First time in the city’s history the Juneteenth flag was flown over a municipal building on June 19. It was a long overdue recognition for Milwaukee’s Black community, and one of many smaller events that took place throughout the area to celebrate the special day.
Milwaukee is home to one of the longest standing Juneteenth Day celebrations in the country. Because the COVID-19 pandemic cancelled the festivities for 2020, the city was able to start the day with a raising of the Juneteenth Day flag outside the Zeidler Municipal Building. The ceremony offered a positive way for the Milwaukee and residents to mark the holiday.
“Juneteenth is ‘Independence Day’ for African Americans, and it is important that we celebrate and recognize the history and significance of the day and what it means for thousands of Milwaukee residents and African Americans across the country,” said Alderwoman Chantia Lewis.
Alderwoman Lewis led the effort because she wanted to see the flag raised this year in support of Black Lives Matter. The social justice movement has focused national attention on systemic racism and police brutality directed at people of color.
“I was thinking about how can we make sure that we’re talking about Juneteenth, and how can we make sure that since we don’t have a celebration this year that we can still keep the celebration going,” added Alderwoman Lewis.
Joining her for the ceremony was city treasurer Spencer Coggs, Alderwoman Milele A. Coggs, Alderman Ashanti Hamilton, Alderwoman Nikiya Dodd, Common Council President Cavalier Johnson, and Mayor Tom Barrett.
“The jubilation and celebration that occurred after getting word of their freedom is something that 155 years later we celebrate here today. Just like how some people have July 4 as the day they celebrate this nation, for those of us of African descent in America, this is our day of liberation,” said Alderwoman Coggs. “So I think people should even celebrate with greater intention. My hope is that people pay tribute to our ancestors who fought and showed their resilience for us to even be here today. There are people across the globe unified on the idea and concept that Black Lives do in fact matter.”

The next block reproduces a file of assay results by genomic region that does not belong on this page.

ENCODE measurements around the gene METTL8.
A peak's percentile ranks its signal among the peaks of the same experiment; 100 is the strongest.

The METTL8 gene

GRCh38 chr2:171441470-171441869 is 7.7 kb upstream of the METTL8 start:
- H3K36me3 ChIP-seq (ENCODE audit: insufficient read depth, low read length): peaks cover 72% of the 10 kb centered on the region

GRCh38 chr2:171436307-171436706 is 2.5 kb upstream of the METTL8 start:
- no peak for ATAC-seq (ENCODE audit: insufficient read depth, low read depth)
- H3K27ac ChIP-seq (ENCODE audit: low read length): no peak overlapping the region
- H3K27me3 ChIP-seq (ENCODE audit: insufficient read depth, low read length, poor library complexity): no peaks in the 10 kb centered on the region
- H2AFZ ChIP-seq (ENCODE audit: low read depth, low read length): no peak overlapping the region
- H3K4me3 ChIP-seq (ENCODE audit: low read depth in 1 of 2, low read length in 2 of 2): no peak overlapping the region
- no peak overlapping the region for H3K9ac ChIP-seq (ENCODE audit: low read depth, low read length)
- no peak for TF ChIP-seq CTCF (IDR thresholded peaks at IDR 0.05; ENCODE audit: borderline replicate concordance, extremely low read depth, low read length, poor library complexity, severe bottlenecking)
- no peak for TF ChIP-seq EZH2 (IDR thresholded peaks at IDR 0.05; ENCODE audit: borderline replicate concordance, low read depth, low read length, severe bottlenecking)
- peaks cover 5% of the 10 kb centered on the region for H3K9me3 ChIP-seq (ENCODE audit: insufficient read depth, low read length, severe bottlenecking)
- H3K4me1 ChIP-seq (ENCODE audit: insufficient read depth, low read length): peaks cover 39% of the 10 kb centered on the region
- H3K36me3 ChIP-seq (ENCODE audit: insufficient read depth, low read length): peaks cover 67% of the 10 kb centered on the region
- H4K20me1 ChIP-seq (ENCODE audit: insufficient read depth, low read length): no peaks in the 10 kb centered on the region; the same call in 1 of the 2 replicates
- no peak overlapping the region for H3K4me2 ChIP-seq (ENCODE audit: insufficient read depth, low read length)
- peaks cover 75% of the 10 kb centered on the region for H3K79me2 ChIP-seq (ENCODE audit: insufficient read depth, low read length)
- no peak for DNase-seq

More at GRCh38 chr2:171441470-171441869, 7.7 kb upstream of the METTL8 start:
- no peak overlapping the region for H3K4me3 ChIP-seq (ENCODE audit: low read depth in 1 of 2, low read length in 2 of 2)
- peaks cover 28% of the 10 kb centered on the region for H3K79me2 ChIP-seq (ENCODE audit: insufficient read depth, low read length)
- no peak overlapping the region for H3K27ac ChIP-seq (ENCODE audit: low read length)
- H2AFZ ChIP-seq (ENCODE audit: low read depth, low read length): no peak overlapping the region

Juneteenth Day commemorates the moment in history on June 19, 1865 when the final enslaved Africans in the United States were granted their freedom in Galveston, Texas. This year, Juneteenth Day holds even more significance as the people in Milwaukee, Wisconsin, and the nation, work to make sure their voices are heard regarding issues of racial equality.
Common Council President Johnson explained there was nothing political behind the statement: “Black Lives Matter.” He said, “what it simply means is that people of African descent in this country deserve the same rights and privileges and guarantees of birth in this nation that everybody else does.”
The commemorative flag was designed by activist Ben Haith, founder of the National Juneteenth Celebration Foundation (NJCF). Haith created the flag in 1997, and it was revised in 2000 to include the date “June 19, 1865” in remembrance of the day that Union Army Major General Gordon Granger rode into Galveston, Texas, and told enslaved African Americans of their emancipation.
The white star in the center of the flag represents Texas, the Lone Star State, but also symbolizes the freedom of African Americans in all 50 states. The bursting outline around the star was inspired by a nova, a term that astronomers use for the creation of a star, to celebrate the end of slavery in the United States and a new beginning.
The red, white, and blue represents the American flag, a reminder that slaves and their descendants were and are Americans. Juneteenth was officially recognized for the first time in Wisconsin in 2009.
“Those slaves in Galveston, Texas – for two and a half years after the Emancipation Proclamation – were still indentured, because their slave owners never told them they were free,” said Mayor Barrett.
Calling June 19 a historic day, Mayor Barrett reflected on how the first coronavirus infections arrived in the city and had a disproportionate impact on the African American community.
“I looked at the statistics and I thought, infant mortality, life expectancy, access to health care, cancer mortality, in every one of those categories, the indicators are worse for African Americans than they are for Caucasians. And that’s the reason that this city and this county declared racism a public health issue,” added Mayor Barrett. “We did it because Black Lives Matter.”
The original 1997 version of Juneteenth Flag without the date was also seen flying at various locations around the area, including the Milwaukee County Courthouse, Fiserv Forum, and All Saints’ Cathedral.